|Publication number||US7577752 B2|
|Application number||US 11/320,094|
|Publication date||Aug 18, 2009|
|Filing date||Dec 28, 2005|
|Priority date||Dec 28, 2005|
|Also published as||US20070150591|
|Publication number||11320094, 320094, US 7577752 B2, US 7577752B2, US-B2-7577752, US7577752 B2, US7577752B2|
|Original Assignee||International Business Machines Corporation|
|Export Citation||BiBTeX, EndNote, RefMan|
|Patent Citations (21), Referenced by (10), Classifications (8), Legal Events (4)|
|External Links: USPTO, USPTO Assignment, Espacenet|
This invention relates to communication between a browser and a server. More specifically, the invention relates to controlling page flow between a browser and a server to ensure an intended page flow is followed.
The simple functions of a web browser are easily accepted and understood by a broad range of users and it has made an enormous contribution to the spread of the Internet. For this reason, applications that utilize a browser are not limited to in-house systems, and its use is expanding into other fields, such as Internet banking and online trading of equities.
As a general rule, a browser temporarily stores a previously displayed HTML page locally. This enables a user to browse a page previously displayed without accessing a server to request a re-submission of the previously displayed page. In one embodiment, it is possible to browse a previously viewed page by using the “Back” or “Refresh” buttons on the browser. However, there are some applications that include a series of browser pages within a workflow wherein the order of the pages must be controlled in order to process through the intended workflow. Such applications are widely used in electronic commerce. In these circumstances, after a user has displayed a transaction completion page, if they then display a past page by using the Back or Refresh button of the browser and make a transaction request again, the processing may be run twice and a mismatch of transaction data may occur. This problem is known in the art as flow control.
There are several known solutions for solving flow control between a web browser and a server communicating the pages to the browser.
In one embodiment, the flow diagram of
As shown, there are several limitations with implementation of a token with a page request from a server. Such limitations include, but are not limited to, rewriting of the token, processing after an error, and processing multiple pages simultaneously or near simultaneously in multiple frames.
As shown in
This invention comprises a method and system for maintaining flow control in a work flow.
In one aspect of the invention, a method is provided for managing flow control. A request identifier is issued and embedded with a requested page, and a business process identifier is issued and associated with the request identifier. The request identifier is stored with the business process identifier in memory. Processing of a requested page is restricted to the stored request identifier with the business process identifier matching the request and business process identifier with the requested page.
In another aspect of the invention, a computer system is provided with a browser adapted to receive a page requested from a server, and the server adapted to generate the page responsive to a request from the browser. A request identifier is issued by the server and embedded with the requested page, and a business process identifier is generated by the server and associated with the request identifier. Memory is provided to store the server generated request identifier and the business process identifier. A manager is provided to compare the request identifier and the business process identifier with the requested page and to restrict processing of the requested page to a match of identifiers of the requested page with the stored identifiers.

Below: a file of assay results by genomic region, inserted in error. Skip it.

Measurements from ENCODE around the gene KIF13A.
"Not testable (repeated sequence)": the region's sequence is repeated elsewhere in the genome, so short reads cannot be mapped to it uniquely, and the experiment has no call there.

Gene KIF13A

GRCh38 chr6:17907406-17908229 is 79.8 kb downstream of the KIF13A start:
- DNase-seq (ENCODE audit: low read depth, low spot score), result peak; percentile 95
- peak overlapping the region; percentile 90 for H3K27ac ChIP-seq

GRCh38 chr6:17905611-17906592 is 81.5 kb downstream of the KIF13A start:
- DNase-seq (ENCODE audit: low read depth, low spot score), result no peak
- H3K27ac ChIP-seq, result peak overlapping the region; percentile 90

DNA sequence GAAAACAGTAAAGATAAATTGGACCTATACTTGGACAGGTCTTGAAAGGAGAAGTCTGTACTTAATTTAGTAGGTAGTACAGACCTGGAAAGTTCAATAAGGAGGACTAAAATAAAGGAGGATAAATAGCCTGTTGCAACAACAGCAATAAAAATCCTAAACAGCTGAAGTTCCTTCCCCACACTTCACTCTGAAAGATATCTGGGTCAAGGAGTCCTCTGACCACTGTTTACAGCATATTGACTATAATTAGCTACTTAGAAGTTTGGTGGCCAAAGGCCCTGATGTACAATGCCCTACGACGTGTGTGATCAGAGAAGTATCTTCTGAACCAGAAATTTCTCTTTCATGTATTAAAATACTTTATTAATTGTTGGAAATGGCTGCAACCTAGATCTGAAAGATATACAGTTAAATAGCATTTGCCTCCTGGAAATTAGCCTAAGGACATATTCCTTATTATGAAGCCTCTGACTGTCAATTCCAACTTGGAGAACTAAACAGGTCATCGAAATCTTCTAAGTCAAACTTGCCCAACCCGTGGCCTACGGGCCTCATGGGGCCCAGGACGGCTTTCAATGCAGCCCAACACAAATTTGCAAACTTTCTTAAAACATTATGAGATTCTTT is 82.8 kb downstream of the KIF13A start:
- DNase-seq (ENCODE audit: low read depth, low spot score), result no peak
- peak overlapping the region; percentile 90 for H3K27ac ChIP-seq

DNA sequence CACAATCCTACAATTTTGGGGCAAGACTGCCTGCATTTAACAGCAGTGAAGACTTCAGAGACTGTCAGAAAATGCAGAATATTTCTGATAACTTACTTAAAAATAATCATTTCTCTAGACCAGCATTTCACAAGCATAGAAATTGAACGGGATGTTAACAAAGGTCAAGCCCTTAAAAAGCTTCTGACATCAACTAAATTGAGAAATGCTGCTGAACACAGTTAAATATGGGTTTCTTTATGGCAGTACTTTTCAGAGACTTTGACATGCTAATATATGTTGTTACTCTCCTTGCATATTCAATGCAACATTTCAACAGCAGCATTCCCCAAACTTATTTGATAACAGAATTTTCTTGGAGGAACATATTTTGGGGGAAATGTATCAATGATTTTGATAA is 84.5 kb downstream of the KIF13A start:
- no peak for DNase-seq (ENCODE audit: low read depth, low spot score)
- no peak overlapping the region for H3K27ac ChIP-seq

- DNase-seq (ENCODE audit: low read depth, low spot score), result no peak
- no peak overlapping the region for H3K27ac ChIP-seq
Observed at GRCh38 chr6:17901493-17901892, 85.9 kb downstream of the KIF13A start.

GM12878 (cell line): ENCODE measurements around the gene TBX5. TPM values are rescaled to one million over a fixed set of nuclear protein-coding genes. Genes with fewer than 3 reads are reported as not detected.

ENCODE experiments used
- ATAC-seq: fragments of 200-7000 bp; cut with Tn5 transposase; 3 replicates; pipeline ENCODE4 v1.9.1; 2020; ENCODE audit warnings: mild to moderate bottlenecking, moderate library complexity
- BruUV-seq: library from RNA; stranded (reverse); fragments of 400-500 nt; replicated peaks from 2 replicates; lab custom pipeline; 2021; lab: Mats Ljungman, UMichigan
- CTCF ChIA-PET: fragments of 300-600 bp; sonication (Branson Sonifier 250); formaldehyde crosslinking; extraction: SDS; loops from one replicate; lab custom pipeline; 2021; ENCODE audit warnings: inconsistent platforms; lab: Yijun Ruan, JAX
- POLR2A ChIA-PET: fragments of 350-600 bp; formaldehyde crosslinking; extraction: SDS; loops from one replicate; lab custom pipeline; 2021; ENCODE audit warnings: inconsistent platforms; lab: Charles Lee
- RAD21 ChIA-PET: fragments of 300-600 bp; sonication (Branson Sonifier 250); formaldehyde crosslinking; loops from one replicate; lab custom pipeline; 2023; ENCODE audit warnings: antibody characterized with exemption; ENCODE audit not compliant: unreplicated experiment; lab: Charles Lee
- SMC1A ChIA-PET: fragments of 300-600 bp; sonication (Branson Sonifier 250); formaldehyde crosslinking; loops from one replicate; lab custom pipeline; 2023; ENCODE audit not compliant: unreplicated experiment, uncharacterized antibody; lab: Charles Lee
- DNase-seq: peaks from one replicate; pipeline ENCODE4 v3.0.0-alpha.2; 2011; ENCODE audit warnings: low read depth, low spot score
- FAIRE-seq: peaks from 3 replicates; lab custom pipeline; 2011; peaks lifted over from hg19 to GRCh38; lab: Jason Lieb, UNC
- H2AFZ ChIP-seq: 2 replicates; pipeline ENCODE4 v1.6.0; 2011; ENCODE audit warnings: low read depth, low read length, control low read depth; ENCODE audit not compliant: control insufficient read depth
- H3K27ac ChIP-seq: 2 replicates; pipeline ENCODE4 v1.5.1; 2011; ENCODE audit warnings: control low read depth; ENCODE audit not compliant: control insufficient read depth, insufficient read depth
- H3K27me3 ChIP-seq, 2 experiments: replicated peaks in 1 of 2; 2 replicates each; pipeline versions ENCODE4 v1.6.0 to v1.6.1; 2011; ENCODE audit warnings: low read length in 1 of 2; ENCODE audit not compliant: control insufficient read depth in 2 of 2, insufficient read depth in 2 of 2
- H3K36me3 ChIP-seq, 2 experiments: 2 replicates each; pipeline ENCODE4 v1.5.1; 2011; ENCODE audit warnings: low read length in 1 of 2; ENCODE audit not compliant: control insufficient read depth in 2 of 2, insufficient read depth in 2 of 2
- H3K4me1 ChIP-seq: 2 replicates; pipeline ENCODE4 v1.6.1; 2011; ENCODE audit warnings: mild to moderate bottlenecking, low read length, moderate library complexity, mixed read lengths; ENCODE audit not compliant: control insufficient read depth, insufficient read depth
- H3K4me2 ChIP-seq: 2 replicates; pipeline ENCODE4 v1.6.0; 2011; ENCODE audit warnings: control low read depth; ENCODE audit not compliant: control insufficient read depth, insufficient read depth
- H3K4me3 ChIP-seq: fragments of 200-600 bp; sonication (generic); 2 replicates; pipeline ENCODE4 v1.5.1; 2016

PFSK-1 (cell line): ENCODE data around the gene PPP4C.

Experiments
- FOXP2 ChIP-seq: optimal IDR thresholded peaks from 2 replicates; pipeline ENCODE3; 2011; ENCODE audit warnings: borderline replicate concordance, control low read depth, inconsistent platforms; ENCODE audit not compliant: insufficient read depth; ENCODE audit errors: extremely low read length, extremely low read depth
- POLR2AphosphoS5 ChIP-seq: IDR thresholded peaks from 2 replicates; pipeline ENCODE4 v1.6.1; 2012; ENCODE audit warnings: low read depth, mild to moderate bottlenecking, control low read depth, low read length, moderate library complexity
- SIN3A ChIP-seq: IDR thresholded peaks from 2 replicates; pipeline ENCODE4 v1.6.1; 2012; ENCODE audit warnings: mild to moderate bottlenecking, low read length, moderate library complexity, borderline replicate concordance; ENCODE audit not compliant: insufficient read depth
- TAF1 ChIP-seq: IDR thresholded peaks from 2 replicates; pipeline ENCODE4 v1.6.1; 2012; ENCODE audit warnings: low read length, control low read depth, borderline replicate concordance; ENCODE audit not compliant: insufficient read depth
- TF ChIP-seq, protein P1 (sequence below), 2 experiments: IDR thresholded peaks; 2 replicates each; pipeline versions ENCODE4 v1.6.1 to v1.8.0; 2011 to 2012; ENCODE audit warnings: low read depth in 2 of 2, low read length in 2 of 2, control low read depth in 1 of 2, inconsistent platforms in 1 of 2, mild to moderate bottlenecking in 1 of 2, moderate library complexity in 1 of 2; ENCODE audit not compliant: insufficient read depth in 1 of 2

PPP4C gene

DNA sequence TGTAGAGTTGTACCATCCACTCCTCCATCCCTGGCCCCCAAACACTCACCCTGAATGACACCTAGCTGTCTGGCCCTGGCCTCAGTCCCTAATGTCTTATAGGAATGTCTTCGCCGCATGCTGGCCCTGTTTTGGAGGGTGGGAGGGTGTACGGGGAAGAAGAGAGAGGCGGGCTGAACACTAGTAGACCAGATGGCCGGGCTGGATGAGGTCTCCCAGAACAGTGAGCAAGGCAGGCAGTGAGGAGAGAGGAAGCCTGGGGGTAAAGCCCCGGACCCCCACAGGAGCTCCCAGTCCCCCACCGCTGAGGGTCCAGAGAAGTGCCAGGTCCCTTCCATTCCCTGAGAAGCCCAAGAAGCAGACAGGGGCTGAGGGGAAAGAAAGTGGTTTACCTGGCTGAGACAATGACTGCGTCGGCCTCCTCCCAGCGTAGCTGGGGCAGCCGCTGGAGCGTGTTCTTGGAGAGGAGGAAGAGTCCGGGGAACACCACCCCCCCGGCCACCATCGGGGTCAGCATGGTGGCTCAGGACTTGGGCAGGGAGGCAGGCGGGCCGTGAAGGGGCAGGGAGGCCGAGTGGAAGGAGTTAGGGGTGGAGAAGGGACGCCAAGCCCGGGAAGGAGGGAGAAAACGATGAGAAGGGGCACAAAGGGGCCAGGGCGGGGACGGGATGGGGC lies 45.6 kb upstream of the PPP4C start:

In yet another aspect of the invention, an article is provided with a computer readable medium. Means in the medium having computer readable code are provided. The computer readable code includes instructions for issuing a request identifier and embedding the request identifier with a requested page, and instructions for issuing a business process identifier and associating the identifier with the request identifier. Instructions are also provided for storing the request identifier with the business process identifier in memory. In addition, instructions are provided for restricting processing of a requested page to the stored request identifier with the business process identifier matching the request and business process identifier with the requested page.
Other features and advantages of this invention will become apparent from the following detailed description of the presently preferred embodiment of the invention, taken in conjunction with the accompanying drawings.
A flow control mechanism is employed that forces a user to follow the flow of a program with multiple pages as intended by a page flow designer. The solution includes employing one or more identifiers to either prevent an unauthorized call and/or to recover from the unauthorized call without restarting the program. A page request identifier in conjunction with an associated business call identifier are stored in memory accessible by a server. Together the page request identifier and the business call identifier identify a page issued by a server to a browser. In response to an error flow message issued by a server due to a mismatch between the request identifier and the business call identifier, the browser may issue a recovery request to prevent a restart of the program. If the request identifier and/or business process identifier are available in the session history information in memory, the server may issue a new request identifier associated with the business process identifier and return the requested page to the browser. Similar logic is employed to support issuance of multiple pages to multiple frames of a browser, respectively.